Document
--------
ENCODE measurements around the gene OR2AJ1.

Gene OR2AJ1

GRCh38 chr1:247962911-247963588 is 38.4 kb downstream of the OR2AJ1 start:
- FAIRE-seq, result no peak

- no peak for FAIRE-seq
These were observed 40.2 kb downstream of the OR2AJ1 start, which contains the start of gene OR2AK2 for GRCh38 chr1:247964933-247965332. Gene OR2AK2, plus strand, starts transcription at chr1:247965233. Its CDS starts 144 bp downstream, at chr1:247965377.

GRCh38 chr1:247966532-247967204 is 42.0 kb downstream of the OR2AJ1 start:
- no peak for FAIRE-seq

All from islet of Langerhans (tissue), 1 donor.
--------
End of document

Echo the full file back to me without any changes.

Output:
ENCODE measurements around the gene OR2AJ1.

Gene OR2AJ1

GRCh38 chr1:247962911-247963588 is 38.4 kb downstream of the OR2AJ1 start:
- FAIRE-seq, result no peak

- no peak for FAIRE-seq
These were observed 40.2 kb downstream of the OR2AJ1 start, which contains the start of gene OR2AK2 for GRCh38 chr1:247964933-247965332. Gene OR2AK2, plus strand, starts transcription at chr1:247965233. Its CDS starts 144 bp downstream, at chr1:247965377.

GRCh38 chr1:247966532-247967204 is 42.0 kb downstream of the OR2AJ1 start:
- no peak for FAIRE-seq

All from islet of Langerhans (tissue), 1 donor.